Friday: I finished work earlier than I thought so I headed off to the merry gathering at Brighstone Holiday Camp. When I got there it was less peopled than the Marie Celeste due to the fact they were all at the observatory at Winford (just down the road from home). Anyway I had a wander round and looked at the dangerously close cliff edge and the chalets that had been abandoned due to severe erosion. The whole Island is prone to erosion but the south-west side is worst affected of all. Basically it is greensand sandstone that sits on top of Gault clay. The rain percolates through the sandstone but as the clay is not porous the whole lot is prone to slippage, with disastrous results – many places that were once miles inland are now teetering on the edge.
Huts teetering on the edge.
View of the camp site, looking north
View looking east-south-east, back towards Chale.
VAS member Bill Johnston’s Celestron C14
As it looked like it was going to be clear, I drove home, picked up my stuff and drove back; Radio Solent’s weather forecast was excellent, promising clear skies and a frost. When I got back to Brighstone, Owen Brazell was setting up his gorgeous Obsession 20″ Dobsonian and others were getting their gear ready as well. Dusk was falling and it was looking reasonably good.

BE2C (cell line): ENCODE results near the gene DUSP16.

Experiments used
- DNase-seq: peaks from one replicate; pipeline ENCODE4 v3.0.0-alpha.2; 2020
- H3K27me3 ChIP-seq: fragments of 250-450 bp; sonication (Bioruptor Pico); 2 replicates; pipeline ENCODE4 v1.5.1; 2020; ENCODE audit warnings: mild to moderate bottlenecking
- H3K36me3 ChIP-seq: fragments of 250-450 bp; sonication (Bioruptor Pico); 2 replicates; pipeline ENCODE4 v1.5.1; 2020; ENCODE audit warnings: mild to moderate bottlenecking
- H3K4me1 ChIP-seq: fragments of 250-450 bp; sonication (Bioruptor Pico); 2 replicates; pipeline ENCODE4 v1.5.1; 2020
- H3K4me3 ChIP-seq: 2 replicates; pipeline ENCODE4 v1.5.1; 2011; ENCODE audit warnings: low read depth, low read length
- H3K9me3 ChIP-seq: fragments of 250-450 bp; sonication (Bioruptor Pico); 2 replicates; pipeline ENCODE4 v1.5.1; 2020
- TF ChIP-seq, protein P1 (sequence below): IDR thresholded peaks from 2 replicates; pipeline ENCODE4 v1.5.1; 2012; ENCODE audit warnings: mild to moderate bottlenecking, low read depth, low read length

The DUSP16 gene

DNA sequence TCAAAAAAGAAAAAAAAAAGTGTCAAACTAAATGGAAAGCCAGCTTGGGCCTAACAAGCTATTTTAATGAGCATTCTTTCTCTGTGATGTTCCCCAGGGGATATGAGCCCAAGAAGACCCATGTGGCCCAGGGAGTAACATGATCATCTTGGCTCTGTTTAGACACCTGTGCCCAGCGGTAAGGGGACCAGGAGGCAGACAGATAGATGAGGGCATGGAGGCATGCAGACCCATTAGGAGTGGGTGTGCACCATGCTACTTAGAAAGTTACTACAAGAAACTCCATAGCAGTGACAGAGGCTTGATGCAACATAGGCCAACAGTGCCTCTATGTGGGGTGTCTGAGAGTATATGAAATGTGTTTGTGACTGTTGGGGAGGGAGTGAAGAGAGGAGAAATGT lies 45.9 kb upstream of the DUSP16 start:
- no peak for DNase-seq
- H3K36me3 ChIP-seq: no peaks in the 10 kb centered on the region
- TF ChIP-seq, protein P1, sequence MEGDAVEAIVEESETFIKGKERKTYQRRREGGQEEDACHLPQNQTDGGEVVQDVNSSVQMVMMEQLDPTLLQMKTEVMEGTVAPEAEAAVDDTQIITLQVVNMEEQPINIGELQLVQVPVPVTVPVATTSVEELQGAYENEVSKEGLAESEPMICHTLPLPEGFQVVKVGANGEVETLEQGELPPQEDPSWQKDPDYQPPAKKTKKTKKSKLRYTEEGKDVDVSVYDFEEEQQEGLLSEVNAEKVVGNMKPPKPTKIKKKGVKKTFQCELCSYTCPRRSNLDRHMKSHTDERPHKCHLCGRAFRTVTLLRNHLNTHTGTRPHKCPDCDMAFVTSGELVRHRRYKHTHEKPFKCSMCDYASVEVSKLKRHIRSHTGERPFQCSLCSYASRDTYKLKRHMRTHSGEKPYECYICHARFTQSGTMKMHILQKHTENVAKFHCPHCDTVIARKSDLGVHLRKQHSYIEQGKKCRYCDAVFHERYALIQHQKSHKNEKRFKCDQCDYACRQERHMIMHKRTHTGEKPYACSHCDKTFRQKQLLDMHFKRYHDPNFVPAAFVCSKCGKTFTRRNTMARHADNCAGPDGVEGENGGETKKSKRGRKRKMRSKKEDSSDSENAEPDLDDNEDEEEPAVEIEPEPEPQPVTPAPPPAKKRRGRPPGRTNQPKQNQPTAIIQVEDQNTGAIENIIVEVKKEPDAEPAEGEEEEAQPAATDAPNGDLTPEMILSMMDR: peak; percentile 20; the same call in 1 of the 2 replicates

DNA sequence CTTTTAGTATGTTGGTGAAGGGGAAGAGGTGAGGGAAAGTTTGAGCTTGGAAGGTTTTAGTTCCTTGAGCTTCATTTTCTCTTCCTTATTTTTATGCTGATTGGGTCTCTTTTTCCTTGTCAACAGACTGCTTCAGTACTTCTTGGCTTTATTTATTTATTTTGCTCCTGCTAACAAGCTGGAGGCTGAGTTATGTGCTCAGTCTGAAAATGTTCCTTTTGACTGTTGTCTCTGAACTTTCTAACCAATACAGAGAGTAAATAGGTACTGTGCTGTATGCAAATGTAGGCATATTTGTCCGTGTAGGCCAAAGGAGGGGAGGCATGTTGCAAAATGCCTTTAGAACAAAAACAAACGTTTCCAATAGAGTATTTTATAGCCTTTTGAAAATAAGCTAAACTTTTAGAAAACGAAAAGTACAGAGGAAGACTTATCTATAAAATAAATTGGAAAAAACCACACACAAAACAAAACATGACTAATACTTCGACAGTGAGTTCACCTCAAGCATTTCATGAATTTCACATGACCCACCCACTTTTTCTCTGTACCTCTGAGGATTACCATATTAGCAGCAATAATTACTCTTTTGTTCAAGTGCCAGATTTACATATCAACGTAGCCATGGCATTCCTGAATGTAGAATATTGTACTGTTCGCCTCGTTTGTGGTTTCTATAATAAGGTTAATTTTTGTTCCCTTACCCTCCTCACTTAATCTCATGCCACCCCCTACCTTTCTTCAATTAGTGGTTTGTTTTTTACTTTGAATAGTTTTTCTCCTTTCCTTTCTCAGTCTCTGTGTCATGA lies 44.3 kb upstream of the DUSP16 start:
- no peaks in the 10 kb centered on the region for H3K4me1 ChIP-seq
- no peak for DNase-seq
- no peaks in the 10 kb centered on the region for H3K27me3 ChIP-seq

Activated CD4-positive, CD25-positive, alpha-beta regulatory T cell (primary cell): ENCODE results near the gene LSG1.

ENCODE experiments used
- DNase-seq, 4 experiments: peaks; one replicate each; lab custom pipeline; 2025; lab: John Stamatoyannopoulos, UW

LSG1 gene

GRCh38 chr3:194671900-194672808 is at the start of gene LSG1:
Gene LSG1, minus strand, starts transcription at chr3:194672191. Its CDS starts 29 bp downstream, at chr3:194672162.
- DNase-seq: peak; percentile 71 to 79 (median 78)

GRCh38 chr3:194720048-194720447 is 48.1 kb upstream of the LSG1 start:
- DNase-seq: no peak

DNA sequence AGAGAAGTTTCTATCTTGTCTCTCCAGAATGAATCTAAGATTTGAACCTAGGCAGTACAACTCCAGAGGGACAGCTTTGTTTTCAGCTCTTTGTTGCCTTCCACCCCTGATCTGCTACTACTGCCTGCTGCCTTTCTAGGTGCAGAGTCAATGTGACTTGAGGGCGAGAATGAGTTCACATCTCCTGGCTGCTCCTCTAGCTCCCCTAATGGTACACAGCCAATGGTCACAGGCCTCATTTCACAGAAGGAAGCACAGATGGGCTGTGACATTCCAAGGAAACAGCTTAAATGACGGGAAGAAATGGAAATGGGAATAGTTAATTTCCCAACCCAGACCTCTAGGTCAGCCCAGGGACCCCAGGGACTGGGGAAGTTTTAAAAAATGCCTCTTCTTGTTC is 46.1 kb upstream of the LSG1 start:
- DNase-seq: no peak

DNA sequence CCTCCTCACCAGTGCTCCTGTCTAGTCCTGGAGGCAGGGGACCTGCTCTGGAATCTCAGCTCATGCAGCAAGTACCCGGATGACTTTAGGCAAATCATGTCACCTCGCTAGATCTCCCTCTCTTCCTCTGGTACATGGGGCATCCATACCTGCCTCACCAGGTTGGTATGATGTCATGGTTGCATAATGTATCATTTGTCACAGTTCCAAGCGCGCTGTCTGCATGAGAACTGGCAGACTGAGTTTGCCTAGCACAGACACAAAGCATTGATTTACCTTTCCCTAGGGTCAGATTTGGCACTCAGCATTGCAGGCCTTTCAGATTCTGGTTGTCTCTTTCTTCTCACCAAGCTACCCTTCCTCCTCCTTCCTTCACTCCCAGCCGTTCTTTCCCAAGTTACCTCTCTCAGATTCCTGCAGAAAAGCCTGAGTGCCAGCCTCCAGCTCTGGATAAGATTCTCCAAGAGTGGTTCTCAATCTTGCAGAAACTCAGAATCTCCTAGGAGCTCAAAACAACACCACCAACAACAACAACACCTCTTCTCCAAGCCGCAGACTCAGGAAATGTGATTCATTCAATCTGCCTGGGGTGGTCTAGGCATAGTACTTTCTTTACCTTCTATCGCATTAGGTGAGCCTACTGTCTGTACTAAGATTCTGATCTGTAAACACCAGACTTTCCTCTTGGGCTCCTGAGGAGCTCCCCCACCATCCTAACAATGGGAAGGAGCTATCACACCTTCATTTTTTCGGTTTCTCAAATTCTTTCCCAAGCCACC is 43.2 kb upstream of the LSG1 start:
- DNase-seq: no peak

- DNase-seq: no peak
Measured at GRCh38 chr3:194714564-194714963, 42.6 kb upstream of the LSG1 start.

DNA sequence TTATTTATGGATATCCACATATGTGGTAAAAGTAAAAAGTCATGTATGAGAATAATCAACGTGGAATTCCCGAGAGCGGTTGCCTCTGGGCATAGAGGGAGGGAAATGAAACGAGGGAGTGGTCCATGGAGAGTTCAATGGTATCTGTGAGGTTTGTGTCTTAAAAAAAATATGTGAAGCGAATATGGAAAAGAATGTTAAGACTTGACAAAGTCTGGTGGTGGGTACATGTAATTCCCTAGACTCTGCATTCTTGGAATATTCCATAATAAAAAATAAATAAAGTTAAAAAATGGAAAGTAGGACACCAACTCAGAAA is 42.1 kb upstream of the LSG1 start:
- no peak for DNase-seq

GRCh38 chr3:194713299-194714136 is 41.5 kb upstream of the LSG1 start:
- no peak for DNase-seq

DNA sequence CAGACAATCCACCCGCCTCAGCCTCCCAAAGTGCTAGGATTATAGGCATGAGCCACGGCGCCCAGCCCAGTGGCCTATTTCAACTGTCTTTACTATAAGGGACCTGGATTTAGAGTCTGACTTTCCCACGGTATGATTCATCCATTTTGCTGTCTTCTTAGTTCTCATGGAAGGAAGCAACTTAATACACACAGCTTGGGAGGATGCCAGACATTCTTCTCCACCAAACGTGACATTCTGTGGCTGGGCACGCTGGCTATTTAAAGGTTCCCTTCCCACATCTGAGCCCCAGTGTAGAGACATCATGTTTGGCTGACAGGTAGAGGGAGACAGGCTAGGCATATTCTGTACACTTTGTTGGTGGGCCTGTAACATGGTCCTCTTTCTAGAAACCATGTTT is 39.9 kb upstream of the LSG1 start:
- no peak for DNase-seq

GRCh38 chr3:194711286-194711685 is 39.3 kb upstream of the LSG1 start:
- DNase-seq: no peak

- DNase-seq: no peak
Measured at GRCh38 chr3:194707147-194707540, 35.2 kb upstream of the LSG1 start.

Unfortunately this state of affairs did not last long. A threatening bank of cloud in the north-west decided to make its presence felt and soon blanketed the sky. Soon all observing was being done through sucker holes that kept opening and closing aound Orion, Canis Major and Monoceros. I managed to get a look at NGC 2359, known as ‘Thor’s Helmet’ in Canis Major, through Owen’s Obsession. This is a comparatively bright nebula and, visually, looks more like a referee’s whistle more than a Viking helmet.
Of course, the scopes were more engaged looking at the lollipops, because the conditions were no good for serious deep sky observing and, naturally, Orion’s famous M42, the Great Nebula, was a main feature. This showed superb detail though a Meade 10″ and even more so through the 20″ with a UHC filter attached, with filaments and extended nebulosity. You could easily see the structure that 18th and 19th century observers such as the Herschels and Lord Rosse drew and described, with the hatched structure very evident. I’d never seen this structure visually and had always thought the old drawings a little fanciful – but not any more!
Soon the sky was a complete cloud out and, as I’d had to be up that morning at stupid-o’clock to go to work, I packed up and drove home at 9pm.
It was a good fun evening and, despite the limited observing, was full of conversation and happy faces. I hope our little Isle of Wight Star Party grows and grows. It has a bright future, despite the iffy weather.
More to follow…